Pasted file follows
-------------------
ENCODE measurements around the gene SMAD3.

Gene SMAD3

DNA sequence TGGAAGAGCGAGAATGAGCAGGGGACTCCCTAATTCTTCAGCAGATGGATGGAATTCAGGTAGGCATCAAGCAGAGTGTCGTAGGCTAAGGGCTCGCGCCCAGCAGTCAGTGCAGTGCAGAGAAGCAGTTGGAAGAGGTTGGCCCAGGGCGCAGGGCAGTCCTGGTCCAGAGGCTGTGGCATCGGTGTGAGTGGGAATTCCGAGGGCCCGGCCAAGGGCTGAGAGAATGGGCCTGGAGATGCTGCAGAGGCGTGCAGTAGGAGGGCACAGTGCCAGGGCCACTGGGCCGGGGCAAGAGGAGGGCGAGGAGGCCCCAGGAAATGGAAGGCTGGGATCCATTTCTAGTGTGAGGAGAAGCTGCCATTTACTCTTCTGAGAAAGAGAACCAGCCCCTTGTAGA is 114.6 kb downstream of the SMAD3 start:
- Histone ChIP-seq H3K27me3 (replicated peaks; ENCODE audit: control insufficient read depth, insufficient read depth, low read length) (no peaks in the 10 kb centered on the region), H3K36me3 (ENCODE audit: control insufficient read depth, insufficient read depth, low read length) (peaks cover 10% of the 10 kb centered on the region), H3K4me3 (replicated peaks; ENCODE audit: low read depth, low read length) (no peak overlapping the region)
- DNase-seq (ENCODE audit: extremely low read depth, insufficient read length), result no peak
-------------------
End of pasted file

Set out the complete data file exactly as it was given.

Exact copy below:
ENCODE measurements around the gene SMAD3.

Gene SMAD3

DNA sequence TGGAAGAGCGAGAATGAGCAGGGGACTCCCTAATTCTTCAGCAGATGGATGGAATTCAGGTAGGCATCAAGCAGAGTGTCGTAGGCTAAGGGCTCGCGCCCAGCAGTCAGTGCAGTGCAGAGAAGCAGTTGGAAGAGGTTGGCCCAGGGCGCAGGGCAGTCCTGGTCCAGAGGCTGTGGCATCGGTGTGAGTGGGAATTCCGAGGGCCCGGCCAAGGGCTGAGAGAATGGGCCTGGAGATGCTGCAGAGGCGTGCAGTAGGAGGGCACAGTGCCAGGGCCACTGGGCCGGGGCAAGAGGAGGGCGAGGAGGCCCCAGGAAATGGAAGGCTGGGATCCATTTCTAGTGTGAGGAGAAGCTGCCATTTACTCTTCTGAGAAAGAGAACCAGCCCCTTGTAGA is 114.6 kb downstream of the SMAD3 start:
- Histone ChIP-seq H3K27me3 (replicated peaks; ENCODE audit: control insufficient read depth, insufficient read depth, low read length) (no peaks in the 10 kb centered on the region), H3K36me3 (ENCODE audit: control insufficient read depth, insufficient read depth, low read length) (peaks cover 10% of the 10 kb centered on the region), H3K4me3 (replicated peaks; ENCODE audit: low read depth, low read length) (no peak overlapping the region)
- DNase-seq (ENCODE audit: extremely low read depth, insufficient read length), result no peak